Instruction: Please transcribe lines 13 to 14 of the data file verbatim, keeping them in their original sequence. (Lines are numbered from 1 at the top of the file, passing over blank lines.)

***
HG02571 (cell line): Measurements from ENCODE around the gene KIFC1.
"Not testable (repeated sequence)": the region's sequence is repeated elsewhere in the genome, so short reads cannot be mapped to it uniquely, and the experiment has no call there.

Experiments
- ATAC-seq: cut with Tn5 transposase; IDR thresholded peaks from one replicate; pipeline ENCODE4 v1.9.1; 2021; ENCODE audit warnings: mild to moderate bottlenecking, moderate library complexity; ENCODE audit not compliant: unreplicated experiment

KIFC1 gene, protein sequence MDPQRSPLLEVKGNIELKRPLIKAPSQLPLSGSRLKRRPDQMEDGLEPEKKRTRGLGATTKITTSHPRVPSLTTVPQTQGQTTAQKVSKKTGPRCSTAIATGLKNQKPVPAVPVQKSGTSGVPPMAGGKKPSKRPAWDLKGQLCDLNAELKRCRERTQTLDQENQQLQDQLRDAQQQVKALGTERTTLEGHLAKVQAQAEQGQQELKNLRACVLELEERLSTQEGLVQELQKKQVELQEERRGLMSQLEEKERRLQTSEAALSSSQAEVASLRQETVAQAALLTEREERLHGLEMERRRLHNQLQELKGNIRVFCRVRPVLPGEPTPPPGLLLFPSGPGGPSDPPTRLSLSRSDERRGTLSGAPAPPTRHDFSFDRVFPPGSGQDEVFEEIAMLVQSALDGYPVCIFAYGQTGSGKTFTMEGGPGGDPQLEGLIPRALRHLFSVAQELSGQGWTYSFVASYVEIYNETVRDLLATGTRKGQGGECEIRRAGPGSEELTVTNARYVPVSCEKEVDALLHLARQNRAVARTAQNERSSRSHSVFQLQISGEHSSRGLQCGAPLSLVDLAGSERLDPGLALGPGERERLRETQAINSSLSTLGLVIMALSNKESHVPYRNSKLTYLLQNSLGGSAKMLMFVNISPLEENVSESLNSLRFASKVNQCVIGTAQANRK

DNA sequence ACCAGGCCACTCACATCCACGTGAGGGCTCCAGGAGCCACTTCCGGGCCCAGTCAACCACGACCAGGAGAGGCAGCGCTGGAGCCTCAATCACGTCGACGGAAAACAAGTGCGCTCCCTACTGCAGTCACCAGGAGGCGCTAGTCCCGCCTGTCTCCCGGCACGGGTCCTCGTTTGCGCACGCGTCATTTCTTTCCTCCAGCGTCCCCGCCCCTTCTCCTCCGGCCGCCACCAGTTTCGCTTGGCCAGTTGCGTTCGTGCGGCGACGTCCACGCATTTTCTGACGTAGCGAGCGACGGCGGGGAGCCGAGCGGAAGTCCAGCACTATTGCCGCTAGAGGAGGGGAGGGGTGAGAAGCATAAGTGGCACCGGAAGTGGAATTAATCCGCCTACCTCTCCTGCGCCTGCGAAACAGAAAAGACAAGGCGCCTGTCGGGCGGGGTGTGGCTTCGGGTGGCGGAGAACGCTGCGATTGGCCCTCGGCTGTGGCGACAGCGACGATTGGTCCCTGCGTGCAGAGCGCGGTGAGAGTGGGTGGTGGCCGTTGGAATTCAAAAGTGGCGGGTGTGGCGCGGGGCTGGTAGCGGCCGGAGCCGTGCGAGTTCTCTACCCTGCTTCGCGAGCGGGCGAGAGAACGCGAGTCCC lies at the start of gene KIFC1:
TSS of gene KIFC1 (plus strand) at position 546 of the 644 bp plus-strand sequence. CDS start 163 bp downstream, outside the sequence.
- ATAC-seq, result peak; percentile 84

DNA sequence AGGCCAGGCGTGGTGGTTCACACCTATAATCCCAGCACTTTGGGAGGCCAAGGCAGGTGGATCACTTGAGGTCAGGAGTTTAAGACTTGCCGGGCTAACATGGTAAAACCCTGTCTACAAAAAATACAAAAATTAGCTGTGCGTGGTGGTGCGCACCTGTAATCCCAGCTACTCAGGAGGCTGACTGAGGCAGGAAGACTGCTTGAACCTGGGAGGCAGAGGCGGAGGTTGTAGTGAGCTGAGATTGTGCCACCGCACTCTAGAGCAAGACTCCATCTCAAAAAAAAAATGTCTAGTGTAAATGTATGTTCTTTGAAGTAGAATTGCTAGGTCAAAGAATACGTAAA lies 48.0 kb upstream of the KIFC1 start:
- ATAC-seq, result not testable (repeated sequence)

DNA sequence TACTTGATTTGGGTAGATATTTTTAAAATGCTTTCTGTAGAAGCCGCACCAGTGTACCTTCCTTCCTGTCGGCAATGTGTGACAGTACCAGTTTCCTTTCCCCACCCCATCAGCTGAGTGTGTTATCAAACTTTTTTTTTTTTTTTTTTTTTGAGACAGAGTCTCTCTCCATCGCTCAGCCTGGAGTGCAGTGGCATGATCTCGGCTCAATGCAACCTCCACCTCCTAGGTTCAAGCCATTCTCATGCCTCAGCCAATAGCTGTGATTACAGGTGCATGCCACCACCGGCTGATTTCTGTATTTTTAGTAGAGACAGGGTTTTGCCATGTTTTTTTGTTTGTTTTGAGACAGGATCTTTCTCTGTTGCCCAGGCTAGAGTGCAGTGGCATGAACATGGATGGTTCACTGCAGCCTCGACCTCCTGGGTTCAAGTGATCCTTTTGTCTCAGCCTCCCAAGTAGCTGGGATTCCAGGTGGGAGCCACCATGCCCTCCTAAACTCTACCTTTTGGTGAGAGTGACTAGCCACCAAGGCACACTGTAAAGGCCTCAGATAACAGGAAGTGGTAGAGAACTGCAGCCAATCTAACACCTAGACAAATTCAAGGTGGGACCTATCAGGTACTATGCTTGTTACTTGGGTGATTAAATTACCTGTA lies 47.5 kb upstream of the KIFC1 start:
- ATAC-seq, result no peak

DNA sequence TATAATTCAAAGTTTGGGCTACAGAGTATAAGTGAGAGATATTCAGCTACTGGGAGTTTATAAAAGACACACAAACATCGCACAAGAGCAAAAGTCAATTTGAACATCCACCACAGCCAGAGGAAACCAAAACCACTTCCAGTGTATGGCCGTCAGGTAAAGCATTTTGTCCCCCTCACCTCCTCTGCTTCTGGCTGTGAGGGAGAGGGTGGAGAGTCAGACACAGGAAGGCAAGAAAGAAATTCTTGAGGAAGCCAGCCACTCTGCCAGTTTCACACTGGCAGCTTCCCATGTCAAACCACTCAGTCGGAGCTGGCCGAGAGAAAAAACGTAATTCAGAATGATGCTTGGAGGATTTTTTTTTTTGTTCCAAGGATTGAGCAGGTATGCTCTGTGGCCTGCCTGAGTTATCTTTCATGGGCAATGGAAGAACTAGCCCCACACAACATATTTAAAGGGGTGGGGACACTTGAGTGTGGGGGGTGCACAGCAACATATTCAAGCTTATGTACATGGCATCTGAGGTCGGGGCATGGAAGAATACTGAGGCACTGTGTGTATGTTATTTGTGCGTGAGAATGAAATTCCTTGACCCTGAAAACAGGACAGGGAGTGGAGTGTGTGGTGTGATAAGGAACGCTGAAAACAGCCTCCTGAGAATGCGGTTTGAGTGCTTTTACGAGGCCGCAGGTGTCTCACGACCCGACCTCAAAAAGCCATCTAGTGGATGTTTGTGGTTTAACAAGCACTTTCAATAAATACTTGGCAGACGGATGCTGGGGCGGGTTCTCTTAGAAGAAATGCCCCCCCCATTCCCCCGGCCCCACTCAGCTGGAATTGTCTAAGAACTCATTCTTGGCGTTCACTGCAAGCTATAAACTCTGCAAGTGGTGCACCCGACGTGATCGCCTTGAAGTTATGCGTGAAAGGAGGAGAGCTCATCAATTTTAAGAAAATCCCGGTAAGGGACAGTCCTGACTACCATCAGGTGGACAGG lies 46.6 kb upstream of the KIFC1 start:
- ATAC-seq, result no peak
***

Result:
DNA sequence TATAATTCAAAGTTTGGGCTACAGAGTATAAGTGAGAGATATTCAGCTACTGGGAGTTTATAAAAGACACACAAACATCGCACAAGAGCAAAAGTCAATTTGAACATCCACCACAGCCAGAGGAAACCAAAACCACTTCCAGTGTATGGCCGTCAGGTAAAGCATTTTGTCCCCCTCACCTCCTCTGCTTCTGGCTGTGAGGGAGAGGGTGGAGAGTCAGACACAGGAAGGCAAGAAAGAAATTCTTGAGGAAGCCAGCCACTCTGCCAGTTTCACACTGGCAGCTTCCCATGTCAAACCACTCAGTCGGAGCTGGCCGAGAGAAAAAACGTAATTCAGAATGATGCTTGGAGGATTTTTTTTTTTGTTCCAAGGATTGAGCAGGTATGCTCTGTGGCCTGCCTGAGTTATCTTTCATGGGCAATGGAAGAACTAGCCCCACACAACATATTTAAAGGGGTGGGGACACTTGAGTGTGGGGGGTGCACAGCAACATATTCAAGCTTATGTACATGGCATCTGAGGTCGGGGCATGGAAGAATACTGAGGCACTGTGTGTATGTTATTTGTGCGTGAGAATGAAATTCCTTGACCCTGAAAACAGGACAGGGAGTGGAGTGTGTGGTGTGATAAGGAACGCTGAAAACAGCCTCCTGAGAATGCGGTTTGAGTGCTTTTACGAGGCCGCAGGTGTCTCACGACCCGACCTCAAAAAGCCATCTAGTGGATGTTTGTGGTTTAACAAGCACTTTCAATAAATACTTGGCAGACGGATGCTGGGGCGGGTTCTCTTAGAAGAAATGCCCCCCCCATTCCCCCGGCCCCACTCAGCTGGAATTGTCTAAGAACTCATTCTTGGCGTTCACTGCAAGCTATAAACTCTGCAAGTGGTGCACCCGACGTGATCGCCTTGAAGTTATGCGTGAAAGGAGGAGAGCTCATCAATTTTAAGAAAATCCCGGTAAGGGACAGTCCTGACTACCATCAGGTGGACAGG lies 46.6 kb upstream of the KIFC1 start:
- ATAC-seq, result no peak